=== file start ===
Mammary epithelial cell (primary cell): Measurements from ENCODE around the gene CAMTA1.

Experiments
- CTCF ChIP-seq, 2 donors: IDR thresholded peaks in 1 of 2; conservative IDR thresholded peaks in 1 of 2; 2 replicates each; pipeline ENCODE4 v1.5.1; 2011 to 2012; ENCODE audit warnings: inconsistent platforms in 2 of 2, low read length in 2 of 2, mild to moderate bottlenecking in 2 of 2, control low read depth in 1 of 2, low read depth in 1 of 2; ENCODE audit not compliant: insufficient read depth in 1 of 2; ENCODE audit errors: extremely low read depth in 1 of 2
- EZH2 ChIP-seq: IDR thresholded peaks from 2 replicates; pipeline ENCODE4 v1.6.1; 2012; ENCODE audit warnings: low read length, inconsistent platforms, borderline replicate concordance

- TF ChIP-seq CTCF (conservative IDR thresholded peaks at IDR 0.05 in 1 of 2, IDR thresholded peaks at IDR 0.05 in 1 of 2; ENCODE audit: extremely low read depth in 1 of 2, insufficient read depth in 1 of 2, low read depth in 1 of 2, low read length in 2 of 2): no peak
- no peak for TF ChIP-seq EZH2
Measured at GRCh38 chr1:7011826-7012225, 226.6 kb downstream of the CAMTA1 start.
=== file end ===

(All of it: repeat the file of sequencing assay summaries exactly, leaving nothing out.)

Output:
Mammary epithelial cell (primary cell): Measurements from ENCODE around the gene CAMTA1.

Experiments
- CTCF ChIP-seq, 2 donors: IDR thresholded peaks in 1 of 2; conservative IDR thresholded peaks in 1 of 2; 2 replicates each; pipeline ENCODE4 v1.5.1; 2011 to 2012; ENCODE audit warnings: inconsistent platforms in 2 of 2, low read length in 2 of 2, mild to moderate bottlenecking in 2 of 2, control low read depth in 1 of 2, low read depth in 1 of 2; ENCODE audit not compliant: insufficient read depth in 1 of 2; ENCODE audit errors: extremely low read depth in 1 of 2
- EZH2 ChIP-seq: IDR thresholded peaks from 2 replicates; pipeline ENCODE4 v1.6.1; 2012; ENCODE audit warnings: low read length, inconsistent platforms, borderline replicate concordance

- TF ChIP-seq CTCF (conservative IDR thresholded peaks at IDR 0.05 in 1 of 2, IDR thresholded peaks at IDR 0.05 in 1 of 2; ENCODE audit: extremely low read depth in 1 of 2, insufficient read depth in 1 of 2, low read depth in 1 of 2, low read length in 2 of 2): no peak
- no peak for TF ChIP-seq EZH2
Measured at GRCh38 chr1:7011826-7012225, 226.6 kb downstream of the CAMTA1 start.